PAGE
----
It seems to be an iron law of freelancing that whenever you think you might, just, if everything goes to plan, get everything done that you need to do by the time you need to do it – that that is when fate will throw a massive spanner in the works. Or rather, fate doesn’t need to throw anything, it just needs to sit back with its feet up and watch as I leave my laptop power cable on a desk in an office in Guildford, travel blithely up to Palmer’s Green, spend forty minutes or so using the laptop unplugged in, realise I’d better feed it and only then work out what I’d done.
Thanks to the magic of Dropbox, my files were all fortunately available online. All I had to do was borrow my sister’s laptop and I could still get the work I needed to do done, until I was reunited with my own laptop’s power cable. And this is where Fate twists the dial slightly for extra sadism, as my sister’s laptop is a Mac, a wonderful sleek, shiny, MacBook Air that the whole of Twitter suggests I should switch to whenever I moan about my Windows laptop. So wonderfully sleek and shiny that it hides distressingly ugly unglamorous things like scroll bars from you until you give it the right esoteric gesture on the touch pad (two fingers, appropriately enough). So slim and minimalist that it doesn’t have a delete key, only a backspace key and it doesn’t have a page down key because that’s what the scroll bars are for only YOU CAN’T FIND THE SODDING SCROLL BAR because it has hidden it from you when you stopped using it for a second.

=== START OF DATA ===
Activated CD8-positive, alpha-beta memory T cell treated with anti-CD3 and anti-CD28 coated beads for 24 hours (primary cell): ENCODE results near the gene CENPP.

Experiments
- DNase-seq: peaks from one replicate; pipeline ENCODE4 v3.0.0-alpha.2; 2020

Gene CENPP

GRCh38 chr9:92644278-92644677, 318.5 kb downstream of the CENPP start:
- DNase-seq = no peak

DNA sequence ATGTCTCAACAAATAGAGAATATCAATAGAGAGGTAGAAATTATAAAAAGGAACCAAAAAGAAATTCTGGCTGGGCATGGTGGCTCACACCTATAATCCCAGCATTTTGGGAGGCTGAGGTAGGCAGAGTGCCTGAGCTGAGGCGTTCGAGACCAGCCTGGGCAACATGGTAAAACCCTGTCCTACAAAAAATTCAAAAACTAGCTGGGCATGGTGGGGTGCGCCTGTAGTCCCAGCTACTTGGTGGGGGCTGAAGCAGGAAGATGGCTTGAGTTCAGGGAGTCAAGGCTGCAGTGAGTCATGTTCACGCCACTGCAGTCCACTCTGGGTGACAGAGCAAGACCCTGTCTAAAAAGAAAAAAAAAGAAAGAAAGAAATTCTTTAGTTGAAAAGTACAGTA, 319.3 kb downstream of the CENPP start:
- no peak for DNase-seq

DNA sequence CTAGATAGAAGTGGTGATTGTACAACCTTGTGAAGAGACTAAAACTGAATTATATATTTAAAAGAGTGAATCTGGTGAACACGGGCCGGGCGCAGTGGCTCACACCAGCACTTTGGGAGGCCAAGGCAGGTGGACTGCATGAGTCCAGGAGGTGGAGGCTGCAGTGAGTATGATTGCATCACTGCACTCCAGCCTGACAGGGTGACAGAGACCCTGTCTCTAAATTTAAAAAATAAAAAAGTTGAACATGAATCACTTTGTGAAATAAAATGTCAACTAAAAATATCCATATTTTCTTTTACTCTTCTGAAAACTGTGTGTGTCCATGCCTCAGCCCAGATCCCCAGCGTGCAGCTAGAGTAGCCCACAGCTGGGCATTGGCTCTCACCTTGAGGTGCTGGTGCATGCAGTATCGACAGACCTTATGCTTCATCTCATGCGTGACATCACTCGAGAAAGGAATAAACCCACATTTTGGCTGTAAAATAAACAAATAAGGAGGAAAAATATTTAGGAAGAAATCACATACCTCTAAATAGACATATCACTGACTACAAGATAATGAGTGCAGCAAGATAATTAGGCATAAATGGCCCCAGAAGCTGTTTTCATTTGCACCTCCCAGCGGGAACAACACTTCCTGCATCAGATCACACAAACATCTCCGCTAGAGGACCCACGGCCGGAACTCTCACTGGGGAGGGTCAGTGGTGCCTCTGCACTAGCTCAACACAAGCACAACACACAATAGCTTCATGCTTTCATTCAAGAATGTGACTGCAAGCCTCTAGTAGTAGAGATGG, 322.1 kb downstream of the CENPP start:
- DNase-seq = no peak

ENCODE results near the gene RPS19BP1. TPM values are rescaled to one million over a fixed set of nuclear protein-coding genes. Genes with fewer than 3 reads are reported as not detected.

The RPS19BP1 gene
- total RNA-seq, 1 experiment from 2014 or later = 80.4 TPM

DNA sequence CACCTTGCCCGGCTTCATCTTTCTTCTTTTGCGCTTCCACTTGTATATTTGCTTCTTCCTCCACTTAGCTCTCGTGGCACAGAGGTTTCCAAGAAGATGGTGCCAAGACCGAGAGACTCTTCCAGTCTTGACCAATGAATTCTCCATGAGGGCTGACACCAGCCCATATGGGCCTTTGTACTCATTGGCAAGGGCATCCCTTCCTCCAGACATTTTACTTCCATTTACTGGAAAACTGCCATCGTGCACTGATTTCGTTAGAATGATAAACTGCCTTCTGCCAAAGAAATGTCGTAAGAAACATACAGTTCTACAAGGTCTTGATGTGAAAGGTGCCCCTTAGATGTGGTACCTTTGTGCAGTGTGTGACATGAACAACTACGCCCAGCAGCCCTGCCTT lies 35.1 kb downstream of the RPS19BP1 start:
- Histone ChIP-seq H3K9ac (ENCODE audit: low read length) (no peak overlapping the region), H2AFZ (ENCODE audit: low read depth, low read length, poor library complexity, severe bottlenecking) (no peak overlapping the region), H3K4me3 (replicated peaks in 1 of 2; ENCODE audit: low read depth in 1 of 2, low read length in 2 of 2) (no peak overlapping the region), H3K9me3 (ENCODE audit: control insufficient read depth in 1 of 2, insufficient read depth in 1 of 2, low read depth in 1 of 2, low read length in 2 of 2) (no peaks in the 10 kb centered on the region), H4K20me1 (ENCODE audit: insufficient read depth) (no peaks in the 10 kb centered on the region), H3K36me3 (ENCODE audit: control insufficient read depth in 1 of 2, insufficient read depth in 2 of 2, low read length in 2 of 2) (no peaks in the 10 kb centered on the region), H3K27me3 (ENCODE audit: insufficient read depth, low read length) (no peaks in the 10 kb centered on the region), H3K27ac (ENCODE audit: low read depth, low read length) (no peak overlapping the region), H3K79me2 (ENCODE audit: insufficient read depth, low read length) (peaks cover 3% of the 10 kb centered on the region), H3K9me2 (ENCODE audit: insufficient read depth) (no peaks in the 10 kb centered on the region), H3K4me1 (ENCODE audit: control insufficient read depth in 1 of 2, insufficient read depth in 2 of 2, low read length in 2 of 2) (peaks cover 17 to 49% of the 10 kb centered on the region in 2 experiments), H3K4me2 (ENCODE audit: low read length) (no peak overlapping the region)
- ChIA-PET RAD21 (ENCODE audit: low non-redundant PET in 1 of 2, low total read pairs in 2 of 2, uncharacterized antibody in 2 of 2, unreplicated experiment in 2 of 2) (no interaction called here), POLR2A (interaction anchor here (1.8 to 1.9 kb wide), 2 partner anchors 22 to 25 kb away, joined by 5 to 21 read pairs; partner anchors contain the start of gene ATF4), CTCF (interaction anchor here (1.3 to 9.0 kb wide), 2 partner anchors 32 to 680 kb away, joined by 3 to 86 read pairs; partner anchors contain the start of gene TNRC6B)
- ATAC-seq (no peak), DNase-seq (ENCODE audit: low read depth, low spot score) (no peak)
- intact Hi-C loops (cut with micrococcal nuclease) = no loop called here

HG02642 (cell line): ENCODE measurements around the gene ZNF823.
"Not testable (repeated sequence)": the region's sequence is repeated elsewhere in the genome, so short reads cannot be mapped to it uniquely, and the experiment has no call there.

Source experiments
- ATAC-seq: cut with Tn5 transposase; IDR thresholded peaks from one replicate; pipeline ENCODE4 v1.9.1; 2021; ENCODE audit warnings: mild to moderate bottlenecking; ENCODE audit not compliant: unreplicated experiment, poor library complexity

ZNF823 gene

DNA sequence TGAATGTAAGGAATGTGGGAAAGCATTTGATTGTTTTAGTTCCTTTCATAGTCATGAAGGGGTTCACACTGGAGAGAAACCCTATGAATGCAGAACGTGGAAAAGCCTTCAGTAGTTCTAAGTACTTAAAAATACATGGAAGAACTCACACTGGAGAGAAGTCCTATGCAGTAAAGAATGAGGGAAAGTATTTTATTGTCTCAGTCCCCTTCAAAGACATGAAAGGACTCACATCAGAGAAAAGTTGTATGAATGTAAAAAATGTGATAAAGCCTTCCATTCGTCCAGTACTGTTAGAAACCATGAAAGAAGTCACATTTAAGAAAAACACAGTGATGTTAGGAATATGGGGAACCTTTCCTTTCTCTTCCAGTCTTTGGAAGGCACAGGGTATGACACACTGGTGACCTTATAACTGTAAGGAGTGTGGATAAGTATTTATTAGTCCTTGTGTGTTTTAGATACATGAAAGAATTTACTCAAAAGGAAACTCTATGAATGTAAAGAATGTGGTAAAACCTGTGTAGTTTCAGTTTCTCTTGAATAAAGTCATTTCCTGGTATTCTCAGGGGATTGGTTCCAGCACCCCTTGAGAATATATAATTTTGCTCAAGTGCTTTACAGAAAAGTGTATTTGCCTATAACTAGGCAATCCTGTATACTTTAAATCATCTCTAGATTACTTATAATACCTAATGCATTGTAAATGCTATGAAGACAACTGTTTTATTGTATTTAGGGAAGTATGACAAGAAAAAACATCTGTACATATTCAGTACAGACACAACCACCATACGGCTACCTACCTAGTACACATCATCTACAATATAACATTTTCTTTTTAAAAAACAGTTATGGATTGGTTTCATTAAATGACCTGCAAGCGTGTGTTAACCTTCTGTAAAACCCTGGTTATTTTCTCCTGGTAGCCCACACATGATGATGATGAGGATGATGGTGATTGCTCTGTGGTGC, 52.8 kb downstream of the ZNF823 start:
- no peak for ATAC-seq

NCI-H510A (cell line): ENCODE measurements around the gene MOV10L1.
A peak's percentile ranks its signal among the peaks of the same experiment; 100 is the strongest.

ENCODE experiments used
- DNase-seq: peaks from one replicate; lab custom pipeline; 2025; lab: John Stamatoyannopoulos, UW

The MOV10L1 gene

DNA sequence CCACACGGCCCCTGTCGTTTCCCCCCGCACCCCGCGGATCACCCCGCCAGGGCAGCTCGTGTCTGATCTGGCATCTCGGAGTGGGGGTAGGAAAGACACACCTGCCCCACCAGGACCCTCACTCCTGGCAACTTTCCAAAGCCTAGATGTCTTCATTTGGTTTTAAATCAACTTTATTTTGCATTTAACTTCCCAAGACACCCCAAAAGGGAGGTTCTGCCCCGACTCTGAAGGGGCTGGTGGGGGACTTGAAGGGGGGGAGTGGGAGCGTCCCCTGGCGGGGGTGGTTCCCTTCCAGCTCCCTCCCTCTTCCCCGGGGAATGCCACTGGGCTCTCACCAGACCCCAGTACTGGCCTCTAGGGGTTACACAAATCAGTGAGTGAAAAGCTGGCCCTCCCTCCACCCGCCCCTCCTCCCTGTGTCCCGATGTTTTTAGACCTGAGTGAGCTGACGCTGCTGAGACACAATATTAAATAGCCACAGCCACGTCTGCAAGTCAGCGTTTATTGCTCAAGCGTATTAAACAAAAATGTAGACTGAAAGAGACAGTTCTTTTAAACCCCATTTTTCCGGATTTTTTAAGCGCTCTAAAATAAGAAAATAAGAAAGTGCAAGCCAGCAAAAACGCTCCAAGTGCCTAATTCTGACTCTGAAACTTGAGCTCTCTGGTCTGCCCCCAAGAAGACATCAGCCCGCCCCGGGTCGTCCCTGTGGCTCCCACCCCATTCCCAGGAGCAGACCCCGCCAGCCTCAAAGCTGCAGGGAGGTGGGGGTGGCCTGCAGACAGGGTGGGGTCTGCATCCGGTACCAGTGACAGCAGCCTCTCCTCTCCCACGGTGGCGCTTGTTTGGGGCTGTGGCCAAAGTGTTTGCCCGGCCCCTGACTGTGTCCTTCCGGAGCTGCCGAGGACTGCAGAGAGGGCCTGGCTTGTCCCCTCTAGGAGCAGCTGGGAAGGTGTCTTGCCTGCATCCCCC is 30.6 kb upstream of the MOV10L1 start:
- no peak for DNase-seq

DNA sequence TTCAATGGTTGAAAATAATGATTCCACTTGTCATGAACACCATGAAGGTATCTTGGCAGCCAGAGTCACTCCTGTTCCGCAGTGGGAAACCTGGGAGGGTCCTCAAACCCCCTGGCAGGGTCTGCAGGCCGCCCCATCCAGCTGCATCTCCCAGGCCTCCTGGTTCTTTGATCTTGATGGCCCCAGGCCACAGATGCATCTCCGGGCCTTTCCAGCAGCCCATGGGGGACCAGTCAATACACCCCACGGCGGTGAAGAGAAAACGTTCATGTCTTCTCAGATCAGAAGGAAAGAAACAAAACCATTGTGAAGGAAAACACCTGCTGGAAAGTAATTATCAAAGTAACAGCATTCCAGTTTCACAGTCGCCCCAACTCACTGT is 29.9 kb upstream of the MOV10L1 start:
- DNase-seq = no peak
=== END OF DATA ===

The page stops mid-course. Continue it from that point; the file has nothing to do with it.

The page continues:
Having spent an hour or two last night resisting the temptation to turn my sister’s laptop into a sleek, aerodynamic, shiny frisbee, I thought I’d better get up early this morning to give myself time to get on with some work, adjusting for all the time I was going to have to spend hunting for the disappearing scroll bar. Which was when I remembered she had a password on her mac and I had forgotten it, and the guest account had parental controls on it, and apparently one of the websites that had been banned was one that Word wanted to visit every single time I clicked on it. Who knows what naughty things Word wanted to look at (illicit scroll bars, probably, the dirty tart) because there wasn’t any way of telling it not to bother and it wouldn’t do anything until it had done so so I was stymied until someone in the household got up and could remember the password.
Anyway, thanks to Backonmybike, and an afternoon spent travelling around approximately two-thirds of the Southwest Trains network (it’s always nice to get the full use out of your Oyster card…) I have been reunited with my laptop’s power cable and my laptop is once again in use. After a brief pause to play ‘guess where the Mac has moved your file to mysteriously without being asked’, I have transferred my work back onto the undoubtedly clunky arms of my own computer and all is more or less all right with the world again, for, slow and annoying though it most certainly is, it is my slow and annoying computer and I am used to its little ways.
And now, as a bonus, I have a post I can point people to on Twitter the next time they smugly suggest that I get a Mac. Now all I have to do is spend a pointless day fruitlessly trying to make a linux installation work without having to hand edit a config file, and my life will be complete.